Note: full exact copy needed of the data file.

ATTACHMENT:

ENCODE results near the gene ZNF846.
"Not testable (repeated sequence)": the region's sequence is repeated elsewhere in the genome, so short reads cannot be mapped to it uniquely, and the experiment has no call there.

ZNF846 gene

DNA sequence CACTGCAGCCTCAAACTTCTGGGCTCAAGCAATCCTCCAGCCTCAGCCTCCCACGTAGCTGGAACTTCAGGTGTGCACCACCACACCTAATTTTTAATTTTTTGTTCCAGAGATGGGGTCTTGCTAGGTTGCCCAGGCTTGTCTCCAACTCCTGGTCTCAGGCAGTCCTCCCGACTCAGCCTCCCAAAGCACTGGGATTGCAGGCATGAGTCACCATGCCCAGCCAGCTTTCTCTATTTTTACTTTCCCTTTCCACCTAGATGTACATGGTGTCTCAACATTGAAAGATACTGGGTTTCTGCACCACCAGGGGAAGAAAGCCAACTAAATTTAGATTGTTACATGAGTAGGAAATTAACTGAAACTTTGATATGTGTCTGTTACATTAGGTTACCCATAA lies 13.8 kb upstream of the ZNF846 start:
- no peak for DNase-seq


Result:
ENCODE results near the gene ZNF846.
"Not testable (repeated sequence)": the region's sequence is repeated elsewhere in the genome, so short reads cannot be mapped to it uniquely, and the experiment has no call there.

ZNF846 gene

DNA sequence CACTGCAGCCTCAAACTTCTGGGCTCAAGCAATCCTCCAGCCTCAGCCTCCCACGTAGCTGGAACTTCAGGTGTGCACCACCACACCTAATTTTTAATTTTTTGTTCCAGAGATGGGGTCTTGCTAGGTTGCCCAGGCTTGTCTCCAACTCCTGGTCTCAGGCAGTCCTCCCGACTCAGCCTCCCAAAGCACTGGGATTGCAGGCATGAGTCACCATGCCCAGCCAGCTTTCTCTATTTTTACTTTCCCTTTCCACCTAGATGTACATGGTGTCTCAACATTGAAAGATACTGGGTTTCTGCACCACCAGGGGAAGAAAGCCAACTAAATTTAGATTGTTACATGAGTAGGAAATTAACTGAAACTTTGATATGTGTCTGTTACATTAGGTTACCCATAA lies 13.8 kb upstream of the ZNF846 start:
- no peak for DNase-seq